Safety defects and recalls are relatively common. Stay informed and know what to do ahead of time.

Safety defects and recalls explained

Warranty Coverage

Bumper-to-Bumper

36mo/36,000mi

Powertrain

60mo/60,000mi

Roadside Assistance Coverage

36mo/36,000mi

What you should get in your warranty can be confusing. Make sure you are informed.

Learn More About Warranties

Warranties Explained

Bumper-to-Bumper

Often called a basic warranty or new-vehicle warranty, a bumper-to-bumper policy covers components like air conditioning, audio systems, vehicle sensors, fuel systems and major electrical components. Most policies exclude regular maintenance like fluid top offs and oil changes, but a few brands have separate free-maintenance provisions, and those that do offer them is slowly rising. Bumper-to-bumper warranties typically expire faster than powertrain warranties.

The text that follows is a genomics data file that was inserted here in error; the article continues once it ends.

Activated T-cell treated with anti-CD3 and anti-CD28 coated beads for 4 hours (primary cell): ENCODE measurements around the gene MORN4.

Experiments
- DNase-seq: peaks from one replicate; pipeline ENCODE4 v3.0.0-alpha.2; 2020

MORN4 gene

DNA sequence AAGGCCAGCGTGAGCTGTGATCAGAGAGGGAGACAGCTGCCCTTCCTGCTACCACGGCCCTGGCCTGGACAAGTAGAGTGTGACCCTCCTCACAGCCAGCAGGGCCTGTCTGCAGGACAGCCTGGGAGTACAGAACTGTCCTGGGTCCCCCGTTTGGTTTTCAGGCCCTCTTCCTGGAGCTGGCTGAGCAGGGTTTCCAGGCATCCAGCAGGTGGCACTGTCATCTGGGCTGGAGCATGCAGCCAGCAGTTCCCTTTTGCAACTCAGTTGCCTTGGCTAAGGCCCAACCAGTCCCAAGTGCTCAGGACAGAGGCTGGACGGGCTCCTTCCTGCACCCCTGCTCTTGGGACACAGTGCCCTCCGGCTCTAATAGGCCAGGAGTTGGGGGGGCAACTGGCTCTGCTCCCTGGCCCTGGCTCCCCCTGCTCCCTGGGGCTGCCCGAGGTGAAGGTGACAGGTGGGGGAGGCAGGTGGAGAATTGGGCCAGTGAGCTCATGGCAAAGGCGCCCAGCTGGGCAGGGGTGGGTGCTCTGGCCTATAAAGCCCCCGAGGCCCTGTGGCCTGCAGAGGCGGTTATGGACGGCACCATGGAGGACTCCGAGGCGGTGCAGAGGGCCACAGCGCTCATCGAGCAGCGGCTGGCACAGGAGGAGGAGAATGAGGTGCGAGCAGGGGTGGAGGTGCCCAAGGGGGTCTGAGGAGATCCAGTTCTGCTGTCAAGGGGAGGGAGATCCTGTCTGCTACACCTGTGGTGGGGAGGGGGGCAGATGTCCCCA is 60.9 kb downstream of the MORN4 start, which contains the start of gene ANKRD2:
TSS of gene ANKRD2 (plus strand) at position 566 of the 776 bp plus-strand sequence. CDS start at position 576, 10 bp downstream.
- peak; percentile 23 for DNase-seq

Powertrain

Don't be misled a 10-year or 100,000-mile powertrain warranty doesn't promise a decade of free repairs for your car. It typically covers just the engine and transmission, along with any other moving parts that lead to the wheels, like the driveshaft and constant velocity joints. Some automakers also bundle seat belts and airbags into their powertrain warranties. With a few exceptions, powertrain warranties don't cover regular maintenance like engine tuneups and tire rotations.

Roadside Assistance

Some automakers include roadside assistance with their bumper-to-bumper or powertrain warranties, while others have separate policies. These programs cover anything from flat-tire changes and locksmith services to jump-starts and towing. Few reimburse incidental costs like motel rooms (if you have to wait for repairs).

Free Scheduled Maintenance

Some automakers include free scheduled maintenance for items such as oil changes, air filters and tire rotations. Some include consumables including brake pads and windshield wipers; others do not. They are typically for the first couple of years of ownership of a new car.